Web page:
President Daniel Ortega chose to express his political disagreements with Mayor Marenco by not attending the formal event. In another expression of these conflicts with his old comrade, Ortega took away Marenco’s legal faculty to issue property titles to residents of the capital so he could do it personally within the current process of deeding barrios and settlements.


By a unanimous jury decision, Nicaraguan writer Gioconda Belli won the Seix Barral publishing company’s Biblioteca Breve 2008 prize for El infinito en la palma de la mano (Infinity in the palm of one’s hand), a story that recreates the life of Adam and Eve before and after “the fall.” The novel received the 30,000-euro award for its “singular focus, its evocative capacity and its anthropological recreation of the myth of origins.” Gioconda dedicated her new novel to the victims of the Iraq war, the geographical location of the mythical heaven on earth.

On February 23, President Ortega conferred the Rubén Darío Order of Cultural Independence, the Nicaraguan government’s maximum distinction in the field of culture, to deceased writers Miguel Ángel Asturias of Guatemala and Gregorio Selser of Argentina. Three days later, at the commemoration of the Monimbó insurrection against the Somoza dictatorship, he awarded the same honor to 22 more writers, musicians, photographers, folklorists, potters, artisans and painters, among them US photojournalist Susan Meiselas, Mexican poet Thelma Navas, Nicaraguan academic Margarita López and Nicaraguan poets Isolda Rodríguez and Francisco Valle. Then on March 1, national journalist’s day, the river of decorations became a cascade with another 39 journalists, photojournalists and photographers honored. First Lady Rosario Murillo announced that seven filmmakers will also be awarded the Order. The discretionary selection, devaluing the significance of this decoration, was presumably an attempt to garner gratitude and thus the support it has been denied by important intellectuals, thinkers and forgers of national opinion.

In declarations to Nicaragua’s conservative daily newspaper La Prensa, Julio López, a penetrating political analyst, one-time FSLN insider and revolutionary government official in the eighties, characterized the situation of the party to which he has dedicated much of his life: “The FSLN we knew no longer exists. It disappeared… The Sandinista Front has been emptied of all its historical, political content, its class approach to reality and the ethics of the Sandinista revolutionaries. Daniel and Rosario are creating a new, real party, in the form of the CPCs [Councils of Citizens’ Power]. That’s their party. But you need to be careful because saying that they emptied the Front of content might make it seem as if there’s nothing left. But there is. There are structures in the FSLN that have functioned in all the electoral processes; they form a powerful national network directed by cadres with a huge sense of command and power. This whole command structure consists of former cadres from state security, the intelligence and counterintelligence apparatus. They have a pragmatic vision and a vision of and vocation for power, and their experience makes them see politics with a police mentality. This has and will have its consequences, because they are also people accustomed to conspiracy, to covert actions.”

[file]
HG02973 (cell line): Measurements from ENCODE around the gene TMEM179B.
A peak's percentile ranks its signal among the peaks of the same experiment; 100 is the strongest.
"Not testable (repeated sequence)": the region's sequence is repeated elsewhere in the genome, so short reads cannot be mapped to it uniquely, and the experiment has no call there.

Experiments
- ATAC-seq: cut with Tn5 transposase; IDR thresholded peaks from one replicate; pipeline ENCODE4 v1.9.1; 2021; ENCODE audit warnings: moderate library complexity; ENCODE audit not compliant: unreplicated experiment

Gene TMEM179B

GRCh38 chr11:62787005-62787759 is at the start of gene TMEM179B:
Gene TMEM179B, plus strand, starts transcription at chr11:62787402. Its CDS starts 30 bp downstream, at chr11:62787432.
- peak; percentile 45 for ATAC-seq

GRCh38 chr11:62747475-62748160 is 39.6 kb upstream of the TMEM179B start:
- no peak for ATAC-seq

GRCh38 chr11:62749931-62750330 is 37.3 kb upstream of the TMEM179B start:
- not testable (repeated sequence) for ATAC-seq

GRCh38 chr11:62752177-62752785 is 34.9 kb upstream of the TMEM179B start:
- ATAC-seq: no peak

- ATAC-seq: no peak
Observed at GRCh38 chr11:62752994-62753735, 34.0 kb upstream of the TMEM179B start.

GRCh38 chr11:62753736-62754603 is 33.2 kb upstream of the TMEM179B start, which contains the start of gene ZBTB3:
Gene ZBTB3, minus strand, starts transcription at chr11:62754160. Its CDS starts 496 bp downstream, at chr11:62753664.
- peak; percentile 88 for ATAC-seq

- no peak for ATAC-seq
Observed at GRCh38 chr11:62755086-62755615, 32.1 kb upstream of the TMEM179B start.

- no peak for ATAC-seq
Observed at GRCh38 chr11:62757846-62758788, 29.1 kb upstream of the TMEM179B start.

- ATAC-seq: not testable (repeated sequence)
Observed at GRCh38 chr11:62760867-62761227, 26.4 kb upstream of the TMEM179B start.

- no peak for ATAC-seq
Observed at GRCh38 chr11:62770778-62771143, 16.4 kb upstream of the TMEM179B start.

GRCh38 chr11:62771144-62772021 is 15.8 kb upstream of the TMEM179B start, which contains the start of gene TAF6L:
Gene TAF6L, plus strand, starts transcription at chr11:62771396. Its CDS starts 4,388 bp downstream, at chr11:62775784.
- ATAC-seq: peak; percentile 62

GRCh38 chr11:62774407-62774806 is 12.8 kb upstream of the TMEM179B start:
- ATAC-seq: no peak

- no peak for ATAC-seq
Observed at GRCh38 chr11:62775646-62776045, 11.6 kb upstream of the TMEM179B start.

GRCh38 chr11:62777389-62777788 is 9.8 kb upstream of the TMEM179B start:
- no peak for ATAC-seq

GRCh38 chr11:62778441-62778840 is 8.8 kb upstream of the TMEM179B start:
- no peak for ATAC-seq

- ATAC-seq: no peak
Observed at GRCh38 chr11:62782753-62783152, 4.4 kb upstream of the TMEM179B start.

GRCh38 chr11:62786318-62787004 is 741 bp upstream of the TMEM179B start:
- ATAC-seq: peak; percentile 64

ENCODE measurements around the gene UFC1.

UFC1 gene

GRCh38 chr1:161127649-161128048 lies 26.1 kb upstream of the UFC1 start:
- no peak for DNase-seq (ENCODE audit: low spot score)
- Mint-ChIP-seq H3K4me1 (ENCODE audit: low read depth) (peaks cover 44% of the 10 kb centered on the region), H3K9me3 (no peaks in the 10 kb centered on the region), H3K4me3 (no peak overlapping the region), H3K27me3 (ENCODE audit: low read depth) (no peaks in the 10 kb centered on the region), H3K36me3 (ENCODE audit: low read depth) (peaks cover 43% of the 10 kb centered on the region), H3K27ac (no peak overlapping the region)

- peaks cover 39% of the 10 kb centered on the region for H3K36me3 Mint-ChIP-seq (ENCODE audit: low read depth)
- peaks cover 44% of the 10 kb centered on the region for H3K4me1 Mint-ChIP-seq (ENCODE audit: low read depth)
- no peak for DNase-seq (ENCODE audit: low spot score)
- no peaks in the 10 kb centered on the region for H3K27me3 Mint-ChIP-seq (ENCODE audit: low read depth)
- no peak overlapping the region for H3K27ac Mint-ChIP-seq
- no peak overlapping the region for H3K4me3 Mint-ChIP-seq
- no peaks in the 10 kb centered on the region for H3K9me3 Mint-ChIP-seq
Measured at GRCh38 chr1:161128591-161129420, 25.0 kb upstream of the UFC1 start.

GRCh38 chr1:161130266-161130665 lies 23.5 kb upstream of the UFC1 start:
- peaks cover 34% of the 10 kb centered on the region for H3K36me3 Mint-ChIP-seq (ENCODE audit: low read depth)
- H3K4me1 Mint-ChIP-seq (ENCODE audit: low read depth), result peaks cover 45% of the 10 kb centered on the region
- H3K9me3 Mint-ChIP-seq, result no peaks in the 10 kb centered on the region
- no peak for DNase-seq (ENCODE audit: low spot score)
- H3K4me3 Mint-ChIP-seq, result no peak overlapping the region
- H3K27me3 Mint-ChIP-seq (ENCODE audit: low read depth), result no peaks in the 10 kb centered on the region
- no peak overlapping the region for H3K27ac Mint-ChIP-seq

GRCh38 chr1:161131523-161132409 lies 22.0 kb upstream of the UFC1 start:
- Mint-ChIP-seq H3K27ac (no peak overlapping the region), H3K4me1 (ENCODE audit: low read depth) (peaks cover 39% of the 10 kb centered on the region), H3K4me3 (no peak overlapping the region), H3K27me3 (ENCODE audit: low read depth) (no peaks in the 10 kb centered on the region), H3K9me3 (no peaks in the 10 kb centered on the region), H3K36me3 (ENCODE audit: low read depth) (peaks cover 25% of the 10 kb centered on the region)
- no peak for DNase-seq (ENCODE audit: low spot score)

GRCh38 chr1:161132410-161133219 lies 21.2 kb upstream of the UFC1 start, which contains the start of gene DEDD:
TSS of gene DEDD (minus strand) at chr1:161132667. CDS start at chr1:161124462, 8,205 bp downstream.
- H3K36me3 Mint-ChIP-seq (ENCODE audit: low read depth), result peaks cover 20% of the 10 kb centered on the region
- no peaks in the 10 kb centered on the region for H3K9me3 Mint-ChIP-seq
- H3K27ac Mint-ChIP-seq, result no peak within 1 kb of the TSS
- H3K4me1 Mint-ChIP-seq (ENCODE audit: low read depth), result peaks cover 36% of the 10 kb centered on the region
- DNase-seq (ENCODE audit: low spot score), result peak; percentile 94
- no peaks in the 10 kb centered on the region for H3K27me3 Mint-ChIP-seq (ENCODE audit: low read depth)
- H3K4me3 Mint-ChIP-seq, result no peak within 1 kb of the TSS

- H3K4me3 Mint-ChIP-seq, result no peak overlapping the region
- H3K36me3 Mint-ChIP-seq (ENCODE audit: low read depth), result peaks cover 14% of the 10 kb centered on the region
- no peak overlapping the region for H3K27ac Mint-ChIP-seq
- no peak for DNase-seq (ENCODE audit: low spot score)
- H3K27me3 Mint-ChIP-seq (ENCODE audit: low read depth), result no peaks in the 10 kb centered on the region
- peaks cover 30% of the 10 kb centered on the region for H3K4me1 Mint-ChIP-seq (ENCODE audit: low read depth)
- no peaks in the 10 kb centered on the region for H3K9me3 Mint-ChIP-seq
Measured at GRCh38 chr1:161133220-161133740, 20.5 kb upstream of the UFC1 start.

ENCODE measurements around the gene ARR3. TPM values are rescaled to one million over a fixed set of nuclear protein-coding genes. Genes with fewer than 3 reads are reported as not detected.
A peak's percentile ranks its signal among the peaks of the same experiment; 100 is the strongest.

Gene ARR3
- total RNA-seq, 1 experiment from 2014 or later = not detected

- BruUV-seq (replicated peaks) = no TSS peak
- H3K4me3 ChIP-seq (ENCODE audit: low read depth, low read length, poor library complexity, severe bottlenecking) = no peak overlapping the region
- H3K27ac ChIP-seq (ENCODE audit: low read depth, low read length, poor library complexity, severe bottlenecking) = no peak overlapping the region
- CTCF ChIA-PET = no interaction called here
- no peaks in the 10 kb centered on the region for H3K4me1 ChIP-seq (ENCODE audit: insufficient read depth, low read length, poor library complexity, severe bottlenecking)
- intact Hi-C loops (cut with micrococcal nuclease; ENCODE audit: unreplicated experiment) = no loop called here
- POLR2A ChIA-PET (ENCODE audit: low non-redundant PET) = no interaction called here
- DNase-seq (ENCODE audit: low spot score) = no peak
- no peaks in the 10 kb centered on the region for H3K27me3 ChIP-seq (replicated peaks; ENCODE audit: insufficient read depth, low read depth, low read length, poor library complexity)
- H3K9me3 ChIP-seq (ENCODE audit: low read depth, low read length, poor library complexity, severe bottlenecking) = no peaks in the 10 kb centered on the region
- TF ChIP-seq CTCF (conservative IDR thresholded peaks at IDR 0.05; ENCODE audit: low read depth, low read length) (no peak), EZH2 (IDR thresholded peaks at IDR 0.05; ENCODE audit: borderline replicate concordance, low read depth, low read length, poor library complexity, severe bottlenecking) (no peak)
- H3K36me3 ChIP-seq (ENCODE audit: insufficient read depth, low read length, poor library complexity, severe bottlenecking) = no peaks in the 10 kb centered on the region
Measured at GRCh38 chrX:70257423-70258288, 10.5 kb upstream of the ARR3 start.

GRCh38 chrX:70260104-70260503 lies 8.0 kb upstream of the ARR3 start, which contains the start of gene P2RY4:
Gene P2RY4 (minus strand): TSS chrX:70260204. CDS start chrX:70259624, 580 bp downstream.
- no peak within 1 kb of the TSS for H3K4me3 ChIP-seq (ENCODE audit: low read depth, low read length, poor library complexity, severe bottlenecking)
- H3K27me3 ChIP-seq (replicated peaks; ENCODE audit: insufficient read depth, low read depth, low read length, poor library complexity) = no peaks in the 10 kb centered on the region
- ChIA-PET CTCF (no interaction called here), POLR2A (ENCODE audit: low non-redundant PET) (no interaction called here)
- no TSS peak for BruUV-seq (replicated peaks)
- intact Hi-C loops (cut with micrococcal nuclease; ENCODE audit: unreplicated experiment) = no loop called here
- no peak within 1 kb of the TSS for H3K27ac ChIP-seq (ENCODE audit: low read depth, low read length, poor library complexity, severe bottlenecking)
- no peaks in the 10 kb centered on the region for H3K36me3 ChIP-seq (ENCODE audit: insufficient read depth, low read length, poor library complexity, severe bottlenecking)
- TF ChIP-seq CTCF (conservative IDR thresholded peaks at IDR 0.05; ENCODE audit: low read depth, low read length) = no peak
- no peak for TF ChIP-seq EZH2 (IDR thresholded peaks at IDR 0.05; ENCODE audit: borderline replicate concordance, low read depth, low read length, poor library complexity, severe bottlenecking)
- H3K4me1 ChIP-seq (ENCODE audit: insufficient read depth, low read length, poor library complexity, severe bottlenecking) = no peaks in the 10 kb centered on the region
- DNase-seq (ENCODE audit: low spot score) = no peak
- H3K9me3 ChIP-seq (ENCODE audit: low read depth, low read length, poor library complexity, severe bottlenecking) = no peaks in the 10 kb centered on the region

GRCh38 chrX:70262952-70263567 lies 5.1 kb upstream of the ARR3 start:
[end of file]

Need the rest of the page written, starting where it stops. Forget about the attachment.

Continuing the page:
Authorities of the Caribbean indigenous political party, Yatama, formally allied to the FSLN to govern the Regional Council in the North Atlantic Autonomous Region (RAAN), have requested that the elections not be held in three municipalities—Puerto Cabezas, Waspán and Prinzapolka—on the grounds that vast zones are still in a state of emergency following the passage of Hurricane Felix on September 4 last year. During a visit by Supreme Electoral Council (CSE) President Roberto Rivas to the regional capital of Bilwi to hear the arguments, opponents of the proposal insisted the elections be held. They denounced the regional authorities of both parties, arguing that they are seeking to impede the elections because their lack of transparency and inadequate post-hurricane assistance to the devastated communities in those municipalities have lost them popularity and people want a change. The final decision on such a request, however, appropriately lies with the National Assembly rather than the CSE, as it involves changing the electoral law.

In the presence of Ecuadorian President Rafael Correa, President Daniel Ortega broke diplomatic and trade relations with Colombia on March 6. Correa was in Nicaragua at the time in search of Latin American solidarity with his country, which suffered a military incursion by the Colombian government against a FARC guerrilla encampment that resulted in the deaths of around 20 people, including the FARC’s number two man, “Raúl Reyes.” Ortega said his decision was an act of solidarity with Ecuador, but also mentioned Colombia’s disrespect of Nicaraguan sovereignty in the Caribbean Sea, a dispute now being studied by the International Court of Justice at The Hague. Ortega’s move was an attempt to gain political advantage for Nicaragua in that dispute at a very favorable moment and to contribute to Venezuela’s policy of isolating Colombia. Relations were quickly reestablished on March 8, however, following a reconciliation among the Presidents of Venezuela, Ecuador and Colombia during the 20th Rio Group Summit meeting held in the Dominican Republic.